On Wednesday March 22, Intercult & Europe Direct Stockholm organized a webinar on cultural and digital innovation. The webinar had three representatives from; European Theater Convention, The Swedish National touring theater and Swedish National Heritage Board.
WATCH LIVESTREAM HERE!
Özgul Demiralp, Digital Communications officer and Christy Romer, Communications Manager represented the European Theater Convention.
From digital strategy to digital practice. ETC is the largest network of publicly funded theaters in Europe. ETC has 55 members from 30 countries. The aim is for all these countries to work together to connect theater. ETC is also fighting for a stronger theater sector. Why are digital activities fundamental was a question that received attention? Because it is practical when working with members from all over Europe through, for example, zoom, webinars and online events. ETC gave the example of their project Young Europe IV where they work with 9 theaters from 7 different countries to make new productions in school classes. Those who do not have time or money to go to the theater, why not create an artistic work in another form (digital) that benefits many in society. ETC uses various online tools such as the online library on their website where they state that they do not see digital theater as a replacement for traditional/physical theater, it is another tool that can be used to reach a wider audience.
Björn Sundberg, Program manager, Digital transformation in the museum area represented the Swedish National Heritage Board.
Björn Sundberg began his presentation by discussing the music industry and how the development went from us buying physical media with music (CDs, cassette tapes) to online stores such as Apple, Napster and Spotify. Björn used this example to apply the same metaphor to people who work within the cultural heritage sector. Working with cultural heritage can be found in the knowledge industry. Today, when we search for information, we often use the Internet as support. The museums must therefore know how to collaborate with the public on the internet, create and support more digital content and work towards more services developed for a broad target group.
What do museums and our cultural heritage benefit from using digital tools and online options?
On the Internet, traditional boundaries do not have the same effect as they do in physical reality. For example, museums today can collaborate, create and combine larger collections of the local cultural heritage. Museums in the Northern part of Sweden can, for example, instead of only telling the local stories, talk about objects and history from several different museums and places in the country and- or internationally. This can provide a holistic approach to cultural heritage. Björn Sundberg also spoke about how the internet’s possibilities help the sector reach new target groups without having to spend a huge amount of resources on marketing or financing. Something that was emphasized during the presentation was that digital innovation is a significant part for the future and development of our living cultural heritage but will not replace the physical.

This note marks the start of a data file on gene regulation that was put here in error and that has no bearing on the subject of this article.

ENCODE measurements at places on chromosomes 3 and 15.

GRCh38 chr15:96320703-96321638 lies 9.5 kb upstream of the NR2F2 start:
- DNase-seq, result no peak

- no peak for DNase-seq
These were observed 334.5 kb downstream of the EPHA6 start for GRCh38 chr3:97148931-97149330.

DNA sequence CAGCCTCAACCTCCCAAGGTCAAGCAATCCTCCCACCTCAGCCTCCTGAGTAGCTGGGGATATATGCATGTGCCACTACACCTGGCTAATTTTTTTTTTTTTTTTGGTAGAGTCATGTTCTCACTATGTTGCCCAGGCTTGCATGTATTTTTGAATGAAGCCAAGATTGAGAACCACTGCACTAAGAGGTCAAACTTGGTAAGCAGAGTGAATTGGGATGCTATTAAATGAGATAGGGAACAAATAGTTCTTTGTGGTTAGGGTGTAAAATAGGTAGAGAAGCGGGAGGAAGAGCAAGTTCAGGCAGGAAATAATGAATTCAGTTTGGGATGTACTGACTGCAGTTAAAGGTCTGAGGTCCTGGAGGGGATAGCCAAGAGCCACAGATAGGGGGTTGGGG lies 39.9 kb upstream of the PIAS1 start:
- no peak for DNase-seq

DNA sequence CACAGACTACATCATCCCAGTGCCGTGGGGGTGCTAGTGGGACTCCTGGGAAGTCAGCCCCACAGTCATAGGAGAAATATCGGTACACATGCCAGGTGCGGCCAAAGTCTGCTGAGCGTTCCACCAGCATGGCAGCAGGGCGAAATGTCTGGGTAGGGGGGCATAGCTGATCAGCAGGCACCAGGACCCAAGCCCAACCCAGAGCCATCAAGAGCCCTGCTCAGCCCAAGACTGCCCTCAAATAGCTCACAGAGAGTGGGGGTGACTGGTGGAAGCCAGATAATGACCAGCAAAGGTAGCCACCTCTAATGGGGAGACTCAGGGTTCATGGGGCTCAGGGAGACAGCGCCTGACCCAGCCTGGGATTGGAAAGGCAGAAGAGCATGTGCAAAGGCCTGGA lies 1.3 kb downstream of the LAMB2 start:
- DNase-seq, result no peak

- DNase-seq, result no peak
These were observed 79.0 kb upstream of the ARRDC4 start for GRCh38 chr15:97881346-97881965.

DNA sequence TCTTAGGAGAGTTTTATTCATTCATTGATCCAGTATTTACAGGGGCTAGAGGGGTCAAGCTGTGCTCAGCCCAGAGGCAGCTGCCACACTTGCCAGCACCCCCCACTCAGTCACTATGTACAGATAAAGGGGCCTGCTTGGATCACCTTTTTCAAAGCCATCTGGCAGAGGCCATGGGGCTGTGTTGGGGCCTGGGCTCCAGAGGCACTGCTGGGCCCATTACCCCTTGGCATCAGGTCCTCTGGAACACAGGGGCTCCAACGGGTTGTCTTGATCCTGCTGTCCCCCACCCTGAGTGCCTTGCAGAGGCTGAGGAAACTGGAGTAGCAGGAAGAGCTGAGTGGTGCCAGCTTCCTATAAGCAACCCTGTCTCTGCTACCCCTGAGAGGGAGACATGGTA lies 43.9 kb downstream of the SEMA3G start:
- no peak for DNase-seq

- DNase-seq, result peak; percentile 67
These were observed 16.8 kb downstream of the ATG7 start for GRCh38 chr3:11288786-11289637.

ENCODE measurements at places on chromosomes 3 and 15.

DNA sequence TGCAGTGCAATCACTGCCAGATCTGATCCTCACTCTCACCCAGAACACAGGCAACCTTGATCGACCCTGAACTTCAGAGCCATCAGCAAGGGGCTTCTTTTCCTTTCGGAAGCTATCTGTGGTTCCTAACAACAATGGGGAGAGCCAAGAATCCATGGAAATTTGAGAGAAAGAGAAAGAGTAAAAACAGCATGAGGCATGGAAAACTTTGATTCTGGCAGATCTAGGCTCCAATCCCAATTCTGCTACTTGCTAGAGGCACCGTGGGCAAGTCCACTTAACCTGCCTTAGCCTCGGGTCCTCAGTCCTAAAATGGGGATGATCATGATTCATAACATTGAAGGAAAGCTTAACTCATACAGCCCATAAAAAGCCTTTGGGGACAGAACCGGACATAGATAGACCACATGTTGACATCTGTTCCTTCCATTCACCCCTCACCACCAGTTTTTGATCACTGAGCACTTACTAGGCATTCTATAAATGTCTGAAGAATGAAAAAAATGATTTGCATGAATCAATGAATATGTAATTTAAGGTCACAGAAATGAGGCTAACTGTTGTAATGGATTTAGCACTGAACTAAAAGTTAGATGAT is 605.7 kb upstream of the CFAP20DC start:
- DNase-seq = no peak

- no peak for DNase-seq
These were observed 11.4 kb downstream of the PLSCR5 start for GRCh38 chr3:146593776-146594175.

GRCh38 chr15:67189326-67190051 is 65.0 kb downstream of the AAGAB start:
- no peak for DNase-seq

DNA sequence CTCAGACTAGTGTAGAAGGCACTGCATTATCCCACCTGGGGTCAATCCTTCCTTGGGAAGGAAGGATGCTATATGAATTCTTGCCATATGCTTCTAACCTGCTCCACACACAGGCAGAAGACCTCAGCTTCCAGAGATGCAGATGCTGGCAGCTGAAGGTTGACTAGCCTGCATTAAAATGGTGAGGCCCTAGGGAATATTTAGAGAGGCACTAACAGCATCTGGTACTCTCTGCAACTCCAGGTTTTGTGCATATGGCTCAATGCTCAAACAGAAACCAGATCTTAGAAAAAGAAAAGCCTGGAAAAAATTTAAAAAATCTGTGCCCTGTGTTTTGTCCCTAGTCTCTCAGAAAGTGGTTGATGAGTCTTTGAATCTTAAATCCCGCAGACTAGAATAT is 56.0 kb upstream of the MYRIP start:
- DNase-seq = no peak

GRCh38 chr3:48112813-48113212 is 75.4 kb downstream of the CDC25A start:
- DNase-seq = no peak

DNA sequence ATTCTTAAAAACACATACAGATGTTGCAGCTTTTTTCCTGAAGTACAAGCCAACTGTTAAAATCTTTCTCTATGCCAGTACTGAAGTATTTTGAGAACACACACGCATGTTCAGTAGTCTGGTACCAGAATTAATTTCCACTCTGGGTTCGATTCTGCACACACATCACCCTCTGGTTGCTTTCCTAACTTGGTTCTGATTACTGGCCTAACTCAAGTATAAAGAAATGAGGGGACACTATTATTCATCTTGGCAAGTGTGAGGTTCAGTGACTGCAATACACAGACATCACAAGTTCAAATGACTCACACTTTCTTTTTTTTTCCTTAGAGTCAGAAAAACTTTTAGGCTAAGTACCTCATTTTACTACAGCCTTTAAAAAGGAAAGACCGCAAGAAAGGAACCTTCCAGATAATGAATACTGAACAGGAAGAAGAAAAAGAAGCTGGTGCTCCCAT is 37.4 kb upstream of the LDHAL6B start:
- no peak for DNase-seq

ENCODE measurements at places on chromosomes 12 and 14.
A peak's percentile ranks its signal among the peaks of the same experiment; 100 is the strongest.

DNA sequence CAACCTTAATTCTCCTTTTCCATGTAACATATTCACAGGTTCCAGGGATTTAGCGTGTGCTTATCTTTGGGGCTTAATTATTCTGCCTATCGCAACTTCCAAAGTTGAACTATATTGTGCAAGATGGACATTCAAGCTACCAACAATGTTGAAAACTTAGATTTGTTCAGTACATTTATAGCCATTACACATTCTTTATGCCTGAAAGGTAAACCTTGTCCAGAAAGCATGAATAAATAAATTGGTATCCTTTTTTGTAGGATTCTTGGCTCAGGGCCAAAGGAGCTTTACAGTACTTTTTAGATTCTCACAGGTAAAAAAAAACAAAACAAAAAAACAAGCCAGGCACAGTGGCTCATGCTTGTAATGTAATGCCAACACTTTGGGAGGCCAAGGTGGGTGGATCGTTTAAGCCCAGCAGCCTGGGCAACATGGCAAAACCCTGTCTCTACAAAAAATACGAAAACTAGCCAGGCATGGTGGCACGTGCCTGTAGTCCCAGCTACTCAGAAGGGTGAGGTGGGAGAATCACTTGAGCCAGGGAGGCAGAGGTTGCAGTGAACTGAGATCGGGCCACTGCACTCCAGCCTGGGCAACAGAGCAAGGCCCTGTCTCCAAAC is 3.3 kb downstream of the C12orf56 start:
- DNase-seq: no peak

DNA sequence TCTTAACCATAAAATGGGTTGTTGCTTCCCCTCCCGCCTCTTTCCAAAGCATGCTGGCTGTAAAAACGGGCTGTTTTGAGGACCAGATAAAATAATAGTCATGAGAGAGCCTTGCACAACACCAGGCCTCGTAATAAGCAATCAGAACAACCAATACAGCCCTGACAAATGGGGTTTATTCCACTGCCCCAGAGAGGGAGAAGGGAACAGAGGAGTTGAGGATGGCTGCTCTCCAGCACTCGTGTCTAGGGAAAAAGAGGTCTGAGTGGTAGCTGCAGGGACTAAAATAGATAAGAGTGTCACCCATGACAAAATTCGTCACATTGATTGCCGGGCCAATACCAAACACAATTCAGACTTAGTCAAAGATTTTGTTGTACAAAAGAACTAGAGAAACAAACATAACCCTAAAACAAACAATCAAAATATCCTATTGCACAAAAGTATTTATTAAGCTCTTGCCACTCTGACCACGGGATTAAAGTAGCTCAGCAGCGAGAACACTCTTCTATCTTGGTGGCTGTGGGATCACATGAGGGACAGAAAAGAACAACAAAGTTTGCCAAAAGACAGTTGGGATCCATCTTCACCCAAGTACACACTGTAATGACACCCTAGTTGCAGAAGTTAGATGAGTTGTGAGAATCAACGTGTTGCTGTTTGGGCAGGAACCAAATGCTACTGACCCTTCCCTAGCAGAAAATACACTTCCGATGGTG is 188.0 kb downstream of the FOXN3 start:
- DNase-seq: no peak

Nickoletta Jordö, Head Market & Audience, represented The Swedish National touring theater.
The Swedish National touring theater work with online tools and digital innovation has partially developed a print portal where their marketing team adds current production launch images, which local associations go in and order their own customized posters directly from the printer. The Swedish National touring theater is also working on developing projects, such as a new performing arts format that they call “three rooms” and it is played interactively and experienced simultaneously in three interconnected stages in Norway, Sweden and Finland. In these three countries, there are actors on each stage acting with the actors of the other two countries projected on transparent screens. The audiences in the three countries are also digitally connected. Low-latency technology enables the creation of performing arts over large geographical distances with minimal delay.
Streaming performing arts (The Swedish National touring theater play) that was created during the pandemic was also a tool and platform for the audience to have access to high-quality performing arts.
After this conversation, we can state that digital innovation in the cultural sector do not replace the physical meeting between experience and audience/spectators. Digital tools, instead create accessibility to a wider audience and can include more people to take part in the cultural experiences. The digital tools have also created new perspectives on how, for example, drama, performing arts and cultural heritage can be experienced today. An important part of digital development from a global perspective is the collaborations, both at local and international level, that digital tools enable and will continue to develop.
Many thanks to fantastic presentations and cooperation!